Let’s return to the Item and SaleItem classes, which we defined starting in Listing A.2.12. Try the following program and see what happens:
The first assignment statement for item1 is no surprise; it assigns an Item object to an Item variable. But that second assignment statement—assigning a SaleItem object to an Item variable? How can that possibly work? What mad sorcery is this?
Remember, we’re talking about an is-a relationship. A SaleItemis anItem. That’s why it’s legal to make the assignment. That is called polymorphism—the ability to assign a child class object to a parent class variable.
Note that you can’t assign a parent object to a child variable. Every SaleItem is an Item, but not every Item is a SaleItem. If you try this:
The compiler will (correctly) complain:
Polymorphism.java:7: error: incompatible types:
Item cannot be converted to SaleItem
SaleItem badNews = new Item("Oops", "X-000", 6.66);
If you compile and run this program (without the bad line in it), you get this output:
Take a look at the System.out.println statements that produced that output. The first one uses Item’s toString method to print item1 with its name, SKU, and price. The second one uses SaleItem’s toString method to print item2’s name, SKU, price and discount rate.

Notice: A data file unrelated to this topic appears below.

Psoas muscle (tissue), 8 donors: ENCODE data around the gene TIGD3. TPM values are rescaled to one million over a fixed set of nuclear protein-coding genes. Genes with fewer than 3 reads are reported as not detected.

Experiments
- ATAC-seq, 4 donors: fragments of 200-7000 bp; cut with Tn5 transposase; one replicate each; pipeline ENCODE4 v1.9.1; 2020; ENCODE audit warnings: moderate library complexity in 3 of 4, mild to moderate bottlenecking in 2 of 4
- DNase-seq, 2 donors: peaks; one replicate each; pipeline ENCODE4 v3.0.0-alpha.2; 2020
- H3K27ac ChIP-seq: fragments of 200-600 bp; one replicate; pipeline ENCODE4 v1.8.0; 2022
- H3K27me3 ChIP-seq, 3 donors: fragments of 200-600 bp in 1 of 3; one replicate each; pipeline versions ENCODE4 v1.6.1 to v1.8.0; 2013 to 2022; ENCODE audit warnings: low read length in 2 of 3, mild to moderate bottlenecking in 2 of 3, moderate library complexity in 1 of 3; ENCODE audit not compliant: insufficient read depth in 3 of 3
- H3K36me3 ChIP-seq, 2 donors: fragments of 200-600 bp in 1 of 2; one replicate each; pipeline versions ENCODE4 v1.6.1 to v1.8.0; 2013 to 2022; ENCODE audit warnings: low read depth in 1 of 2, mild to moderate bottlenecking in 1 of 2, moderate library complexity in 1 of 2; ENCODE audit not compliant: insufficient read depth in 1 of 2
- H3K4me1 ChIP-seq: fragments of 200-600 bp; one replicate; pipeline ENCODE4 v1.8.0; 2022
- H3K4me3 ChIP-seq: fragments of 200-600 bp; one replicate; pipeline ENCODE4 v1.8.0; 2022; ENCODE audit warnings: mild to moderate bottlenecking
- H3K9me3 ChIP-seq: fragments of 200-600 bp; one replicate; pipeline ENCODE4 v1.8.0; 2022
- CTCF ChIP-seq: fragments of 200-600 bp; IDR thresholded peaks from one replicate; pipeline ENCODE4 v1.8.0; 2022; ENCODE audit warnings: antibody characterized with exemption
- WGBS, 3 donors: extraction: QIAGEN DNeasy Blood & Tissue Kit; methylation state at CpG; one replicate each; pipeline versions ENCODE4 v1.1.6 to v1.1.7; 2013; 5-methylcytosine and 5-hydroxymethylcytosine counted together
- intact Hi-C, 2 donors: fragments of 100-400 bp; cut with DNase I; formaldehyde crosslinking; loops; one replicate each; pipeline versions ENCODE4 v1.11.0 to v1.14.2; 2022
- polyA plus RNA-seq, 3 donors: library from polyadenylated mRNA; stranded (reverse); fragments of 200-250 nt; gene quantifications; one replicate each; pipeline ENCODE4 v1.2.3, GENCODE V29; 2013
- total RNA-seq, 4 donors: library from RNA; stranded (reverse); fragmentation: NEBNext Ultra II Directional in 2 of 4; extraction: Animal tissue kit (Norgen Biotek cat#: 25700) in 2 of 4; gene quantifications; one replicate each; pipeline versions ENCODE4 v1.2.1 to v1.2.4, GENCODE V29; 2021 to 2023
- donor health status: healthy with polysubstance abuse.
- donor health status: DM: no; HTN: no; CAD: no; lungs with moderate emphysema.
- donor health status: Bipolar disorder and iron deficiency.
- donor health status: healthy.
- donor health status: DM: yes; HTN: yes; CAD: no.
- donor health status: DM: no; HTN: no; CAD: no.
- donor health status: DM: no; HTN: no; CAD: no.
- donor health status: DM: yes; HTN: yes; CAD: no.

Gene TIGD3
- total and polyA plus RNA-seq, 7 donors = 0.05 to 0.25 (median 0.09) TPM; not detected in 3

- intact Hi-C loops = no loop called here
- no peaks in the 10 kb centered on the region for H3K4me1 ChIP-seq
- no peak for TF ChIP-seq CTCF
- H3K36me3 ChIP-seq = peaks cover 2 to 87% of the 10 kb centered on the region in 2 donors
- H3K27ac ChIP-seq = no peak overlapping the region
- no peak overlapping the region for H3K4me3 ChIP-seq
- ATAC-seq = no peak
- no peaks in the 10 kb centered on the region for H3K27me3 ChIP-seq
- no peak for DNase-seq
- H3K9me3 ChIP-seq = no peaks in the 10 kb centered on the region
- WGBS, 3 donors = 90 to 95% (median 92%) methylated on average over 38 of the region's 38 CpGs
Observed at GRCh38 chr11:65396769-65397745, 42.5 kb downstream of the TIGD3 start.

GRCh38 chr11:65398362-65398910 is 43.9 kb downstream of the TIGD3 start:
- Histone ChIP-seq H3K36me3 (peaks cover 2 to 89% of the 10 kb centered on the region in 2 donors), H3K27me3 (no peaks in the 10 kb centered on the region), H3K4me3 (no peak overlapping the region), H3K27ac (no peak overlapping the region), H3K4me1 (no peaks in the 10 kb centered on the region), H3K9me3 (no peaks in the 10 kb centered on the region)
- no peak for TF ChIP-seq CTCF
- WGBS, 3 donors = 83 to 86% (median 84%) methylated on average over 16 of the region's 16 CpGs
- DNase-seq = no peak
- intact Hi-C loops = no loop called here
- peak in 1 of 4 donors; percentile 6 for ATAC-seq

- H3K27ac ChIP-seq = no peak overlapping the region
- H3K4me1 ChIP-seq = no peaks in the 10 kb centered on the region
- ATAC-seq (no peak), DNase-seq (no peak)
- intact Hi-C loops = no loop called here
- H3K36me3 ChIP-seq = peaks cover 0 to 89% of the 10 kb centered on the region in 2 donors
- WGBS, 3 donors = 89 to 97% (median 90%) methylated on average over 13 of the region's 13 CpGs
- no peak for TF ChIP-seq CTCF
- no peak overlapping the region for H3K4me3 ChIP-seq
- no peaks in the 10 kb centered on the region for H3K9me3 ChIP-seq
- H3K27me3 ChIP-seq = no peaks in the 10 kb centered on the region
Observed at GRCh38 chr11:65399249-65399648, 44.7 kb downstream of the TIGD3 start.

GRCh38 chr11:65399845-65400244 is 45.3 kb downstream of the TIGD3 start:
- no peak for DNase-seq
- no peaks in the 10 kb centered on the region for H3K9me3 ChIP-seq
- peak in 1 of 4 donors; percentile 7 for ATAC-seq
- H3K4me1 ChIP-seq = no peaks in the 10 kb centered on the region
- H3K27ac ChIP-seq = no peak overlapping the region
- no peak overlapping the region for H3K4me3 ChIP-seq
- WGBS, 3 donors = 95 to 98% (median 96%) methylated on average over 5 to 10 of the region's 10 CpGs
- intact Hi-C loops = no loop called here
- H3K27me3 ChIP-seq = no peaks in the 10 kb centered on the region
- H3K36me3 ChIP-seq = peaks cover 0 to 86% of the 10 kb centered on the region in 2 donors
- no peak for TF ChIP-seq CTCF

But both item1 and item2 are Item objects, so how did the second println know to call the toString method from SaleItem?
The answer is dynamic binding. At compile time, both item1 and item2 have the Item data type. But at run time, the JVM looks at the actual object that item2 refers to and finds that it has the SaleItem data type, and it uses SaleItem’s toString method.
This difference between what the compiler sees and what the runtime looks at has very important consequences.
Consider Listing A.3.3, which sets up an array of Item. Polymorphism allows some of them to be Item instances and others to be SaleItem instances:
We want the program to go through the array and print each item’s name and price, and, if it’s a sale item, say how much the customer saves:
Rye Bread: $3.95
Tomato Soup: $1.23 - you save $0.06
Canned Lima Beans: $2.52 - you save $0.46
Frozen Pizza: $5.19 - you save $0.71
Organic Salsa: $3.79
Here’s the pseudo-code for what we want to do:
Note that the for loop variable is an Item, because we have told the compiler that foods is an array of Item. Here’s the big question: how do we determine—at run time—if an array element is a SaleItem or an Item? We use the instanceof operator, which takes the form:
instanceof returns true if the given variable is an instance of Class; false otherwise. A first try at the code looks like this: